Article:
I recently met a homeless lady and the interaction has not left me.
I drove into Manhattan this past weekend with my family. My daughter turns five this week and we wanted to take her to the American Girl store, a three-floor store dedicated to dolls that girls can acquire and make them look just like themselves. Playground eugenics? A new level of narcissism? That is a blog post for another day!
We parked a few blocks away from the store. The totem pole of street parking signs had to be decoded, first by my wife, and then me. It was a Sunday and it looked like we were safe to park, though you can never be too sure. At the base of the sign pole was a homeless woman. She was on the cold concrete sidewalk with her worldly possessions folded into three or four garbage bags. I tossed a dollar her way.
You would think I threw acid at her. She screamed loudly and demanded I remove that ‘filth’ from her. She was so irate that she mustered the energy to get up and walk 10 feet to my car. She put the dollar bill on my windshield and tucked it under a wiper. She told me she didn’t want it, admonishing me that her culture was better than mine. Somehow, I offended her with my offer to help someone who appeared desperately in need of things that money alone likely could not cure.
I am not sure what culture she thinks I am part of or why it would be worse or different than hers. It left me baffled and frightened but I learned a lesson not to assume I know what others need or want.
The strange thing is I’ve given to panhandlers many times in my life and there have been a few others who murmured their protest of being the recipient of a handout. Who can understand the logic – too proud to take money but not ashamed to be on the streets where everyone stares at you?
Sure I could say she is mentally ill or that she is not thinking straight but I cannot just dismiss her as such. I don’t know what led her to this circumstance nor of what would make her happy at this point.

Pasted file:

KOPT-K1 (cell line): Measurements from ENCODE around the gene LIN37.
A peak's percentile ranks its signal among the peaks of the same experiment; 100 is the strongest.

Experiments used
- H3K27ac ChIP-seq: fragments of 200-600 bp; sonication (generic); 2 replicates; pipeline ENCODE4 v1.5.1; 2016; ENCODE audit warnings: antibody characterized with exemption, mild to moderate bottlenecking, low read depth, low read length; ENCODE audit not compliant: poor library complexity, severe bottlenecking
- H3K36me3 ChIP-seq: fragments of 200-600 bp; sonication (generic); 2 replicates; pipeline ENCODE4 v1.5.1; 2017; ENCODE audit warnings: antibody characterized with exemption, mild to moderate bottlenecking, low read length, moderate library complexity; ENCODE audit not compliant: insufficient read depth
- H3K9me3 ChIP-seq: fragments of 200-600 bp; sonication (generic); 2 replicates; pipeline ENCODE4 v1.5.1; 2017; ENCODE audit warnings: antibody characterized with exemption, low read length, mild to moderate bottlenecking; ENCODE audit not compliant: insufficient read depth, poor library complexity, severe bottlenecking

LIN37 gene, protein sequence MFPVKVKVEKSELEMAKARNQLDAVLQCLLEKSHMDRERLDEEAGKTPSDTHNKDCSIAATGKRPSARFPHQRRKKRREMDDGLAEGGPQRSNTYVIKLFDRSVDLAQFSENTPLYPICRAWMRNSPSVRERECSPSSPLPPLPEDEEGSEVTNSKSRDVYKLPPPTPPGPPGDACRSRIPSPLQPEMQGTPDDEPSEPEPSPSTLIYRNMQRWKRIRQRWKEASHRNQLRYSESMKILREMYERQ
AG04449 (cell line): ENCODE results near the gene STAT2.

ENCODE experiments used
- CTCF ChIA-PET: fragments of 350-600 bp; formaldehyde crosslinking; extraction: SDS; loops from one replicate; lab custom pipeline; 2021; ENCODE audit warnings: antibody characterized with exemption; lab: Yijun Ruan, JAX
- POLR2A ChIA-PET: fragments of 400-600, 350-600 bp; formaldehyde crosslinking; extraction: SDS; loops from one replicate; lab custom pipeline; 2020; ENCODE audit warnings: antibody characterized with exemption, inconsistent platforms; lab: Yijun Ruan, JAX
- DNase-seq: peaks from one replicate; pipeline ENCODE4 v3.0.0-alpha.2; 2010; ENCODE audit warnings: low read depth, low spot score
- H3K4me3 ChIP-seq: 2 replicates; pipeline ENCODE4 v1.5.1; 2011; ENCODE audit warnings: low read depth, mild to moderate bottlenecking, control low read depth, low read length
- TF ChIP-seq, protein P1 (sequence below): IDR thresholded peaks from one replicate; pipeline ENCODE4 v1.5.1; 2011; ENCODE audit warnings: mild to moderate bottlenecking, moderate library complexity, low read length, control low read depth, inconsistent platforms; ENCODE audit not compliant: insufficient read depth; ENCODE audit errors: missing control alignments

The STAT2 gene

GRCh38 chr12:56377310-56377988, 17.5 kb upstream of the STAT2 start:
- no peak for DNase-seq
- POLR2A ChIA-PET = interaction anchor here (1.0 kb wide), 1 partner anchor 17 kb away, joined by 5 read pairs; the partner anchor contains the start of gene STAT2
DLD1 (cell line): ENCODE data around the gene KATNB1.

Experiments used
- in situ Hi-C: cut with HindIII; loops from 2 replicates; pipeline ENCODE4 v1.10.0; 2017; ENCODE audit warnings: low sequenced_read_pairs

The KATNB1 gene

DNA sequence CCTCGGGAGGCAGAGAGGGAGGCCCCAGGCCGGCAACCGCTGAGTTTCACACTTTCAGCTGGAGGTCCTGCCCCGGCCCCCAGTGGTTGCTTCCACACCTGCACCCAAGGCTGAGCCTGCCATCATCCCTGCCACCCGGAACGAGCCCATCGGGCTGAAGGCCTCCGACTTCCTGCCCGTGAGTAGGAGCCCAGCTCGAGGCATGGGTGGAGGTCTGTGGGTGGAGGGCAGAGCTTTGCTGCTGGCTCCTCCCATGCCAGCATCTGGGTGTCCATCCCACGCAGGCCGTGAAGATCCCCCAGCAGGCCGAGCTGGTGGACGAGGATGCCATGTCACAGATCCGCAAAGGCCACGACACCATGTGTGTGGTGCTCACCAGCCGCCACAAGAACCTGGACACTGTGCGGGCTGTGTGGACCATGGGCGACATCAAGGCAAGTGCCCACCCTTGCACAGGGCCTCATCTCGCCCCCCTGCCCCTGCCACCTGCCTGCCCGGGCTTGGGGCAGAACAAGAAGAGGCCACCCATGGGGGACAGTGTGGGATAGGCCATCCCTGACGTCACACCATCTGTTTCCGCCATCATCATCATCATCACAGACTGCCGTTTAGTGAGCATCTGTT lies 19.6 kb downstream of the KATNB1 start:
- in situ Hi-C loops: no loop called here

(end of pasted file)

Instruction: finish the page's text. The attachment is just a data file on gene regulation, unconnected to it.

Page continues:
It is probably better to donate to a reputable organization that can help people in the way they need to be helped – for those who want the help. Still, I can hear the echo of her protest. Maybe she knows something about life that I don’t. What if her view of the world gives her a lifestyle that she is content with? I would think that she needs help – heck, we all need some kind of help – but for today I just have to respect her wishes and even acknowledge that she owns one thing that cannot be taken away – her ability to live life on her terms, by her choices.
Free will. It may lead to her death or a disturbed existence, but if she is exercising her right to live this way, who am I to change that? It is hard to resist the urge to interfere and play the heroic liberal but free will, provided it doesn’t hurt others, is one value I cherish beyond many others.
Brian Feinblum’s views, opinions, and ideas expressed in this blog are his alone and not that of his employer, the nation’s largest book promoter. You can follow him on Twitter @theprexpert and email him at email@example.com. He feels more important when discussed in the third-person. This is copyrighted by BookMarketingBuzzBlog 2013 ©